Ok..I get how to do binary division and have written this simple program (everything except the output with putchar()). My goal, however, is to invert my input and print it out. I ran into a few problems trying to accomplish this:

- How do I get the one's complement operator ~ to work? I've tried inserting it here and there but all i get is smiley faces or some funky symbols.

- In putchar, what does '0' + r do?

/*
1. Get bits of unsigned char x and store into y.
2. Invert.
*/

#include <stdio.h>

int to_binary(int);

void main(void)
{
	unsigned char x, y;
	
	puts("Enter a value for x:");
	scanf("%d", &x);
	y = to_binary(x);
	
}

int to_binary(int n)
{
	int r;

	r = n % 2;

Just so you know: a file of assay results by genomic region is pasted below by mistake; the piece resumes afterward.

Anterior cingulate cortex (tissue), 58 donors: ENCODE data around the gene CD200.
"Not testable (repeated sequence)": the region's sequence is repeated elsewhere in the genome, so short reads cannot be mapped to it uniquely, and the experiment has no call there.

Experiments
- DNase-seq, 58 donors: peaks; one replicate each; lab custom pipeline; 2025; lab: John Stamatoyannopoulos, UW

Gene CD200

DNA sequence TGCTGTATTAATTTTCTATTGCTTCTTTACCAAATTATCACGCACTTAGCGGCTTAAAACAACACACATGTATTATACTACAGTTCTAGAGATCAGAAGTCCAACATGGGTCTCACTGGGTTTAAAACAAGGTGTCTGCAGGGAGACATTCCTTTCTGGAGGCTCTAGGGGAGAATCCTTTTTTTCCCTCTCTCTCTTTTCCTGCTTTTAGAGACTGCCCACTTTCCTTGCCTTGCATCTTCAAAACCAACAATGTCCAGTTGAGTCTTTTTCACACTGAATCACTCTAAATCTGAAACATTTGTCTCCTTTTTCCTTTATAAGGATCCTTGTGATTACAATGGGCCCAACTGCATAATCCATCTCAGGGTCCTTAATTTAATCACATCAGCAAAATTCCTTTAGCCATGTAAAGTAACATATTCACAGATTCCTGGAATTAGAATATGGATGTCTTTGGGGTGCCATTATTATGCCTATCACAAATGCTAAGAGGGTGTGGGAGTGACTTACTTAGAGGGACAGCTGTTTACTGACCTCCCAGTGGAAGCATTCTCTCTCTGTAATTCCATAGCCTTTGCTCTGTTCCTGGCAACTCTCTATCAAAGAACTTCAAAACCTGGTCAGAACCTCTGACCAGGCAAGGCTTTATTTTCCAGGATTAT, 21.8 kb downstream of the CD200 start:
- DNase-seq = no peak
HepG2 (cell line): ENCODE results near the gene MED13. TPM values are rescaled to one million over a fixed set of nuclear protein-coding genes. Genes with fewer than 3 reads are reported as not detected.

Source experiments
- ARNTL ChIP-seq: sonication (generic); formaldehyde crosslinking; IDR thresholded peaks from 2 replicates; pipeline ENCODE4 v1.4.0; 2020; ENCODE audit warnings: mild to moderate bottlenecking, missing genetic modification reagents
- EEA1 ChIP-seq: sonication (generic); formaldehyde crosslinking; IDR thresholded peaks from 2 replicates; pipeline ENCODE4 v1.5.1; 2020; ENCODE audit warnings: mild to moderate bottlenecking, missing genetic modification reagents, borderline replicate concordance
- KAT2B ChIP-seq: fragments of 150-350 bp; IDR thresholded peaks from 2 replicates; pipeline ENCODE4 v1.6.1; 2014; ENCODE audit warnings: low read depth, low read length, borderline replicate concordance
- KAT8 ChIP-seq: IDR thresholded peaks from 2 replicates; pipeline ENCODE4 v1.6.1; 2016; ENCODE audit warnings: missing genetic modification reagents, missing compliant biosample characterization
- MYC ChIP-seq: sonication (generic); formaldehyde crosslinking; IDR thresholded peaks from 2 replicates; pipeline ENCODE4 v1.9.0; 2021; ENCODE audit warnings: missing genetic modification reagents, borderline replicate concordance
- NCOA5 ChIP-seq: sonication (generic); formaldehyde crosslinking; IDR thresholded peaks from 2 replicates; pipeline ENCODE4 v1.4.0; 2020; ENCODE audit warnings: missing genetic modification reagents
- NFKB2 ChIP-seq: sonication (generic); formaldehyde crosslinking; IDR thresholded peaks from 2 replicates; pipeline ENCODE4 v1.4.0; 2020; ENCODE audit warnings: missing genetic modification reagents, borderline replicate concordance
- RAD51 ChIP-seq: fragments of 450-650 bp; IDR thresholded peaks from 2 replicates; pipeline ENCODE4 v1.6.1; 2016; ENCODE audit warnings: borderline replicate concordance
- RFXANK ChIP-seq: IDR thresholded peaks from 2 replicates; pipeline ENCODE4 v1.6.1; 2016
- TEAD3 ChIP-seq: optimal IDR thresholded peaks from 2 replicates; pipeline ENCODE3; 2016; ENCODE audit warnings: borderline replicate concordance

if (n >= 2)
		to_binary(n / 2);
	putchar('0' + r);
	return r;
}

- How do I get the one's complement operator ~ to work? I've tried inserting it here and there but all i get is smiley faces or some funky symbols.

The one's complement operator subtracts your number from the maximum possible unsigned integer that can be stored. For example, if you're using an unsigned char, the maximum possible unsigned char is 255. So ~ch is equivalent to 255 - ch. This is equivalent to flipping the value of all the bits in ch. If you're using an int, the maximum possible unsigned integer is equal to 4294967295, so ~x is equivalent to 4294967295 - x.

Try unsigned int x = 45; printf("%u", ~x); . I have a feeling you tried printing out bitwise complemented value as a character, instead of printing its decimal representation.

- In putchar, what does '0' + r do?

'0' is a way of writing the integer value that represents the character 0. This value (in the ASCII character set) is 48. So '0' + r is equivalent to writing 48 + r. Remember that a character is stored internally as an integer.

So if r is 1, then 48 + r gives the value 49, which is the ascii value for the character '1'.

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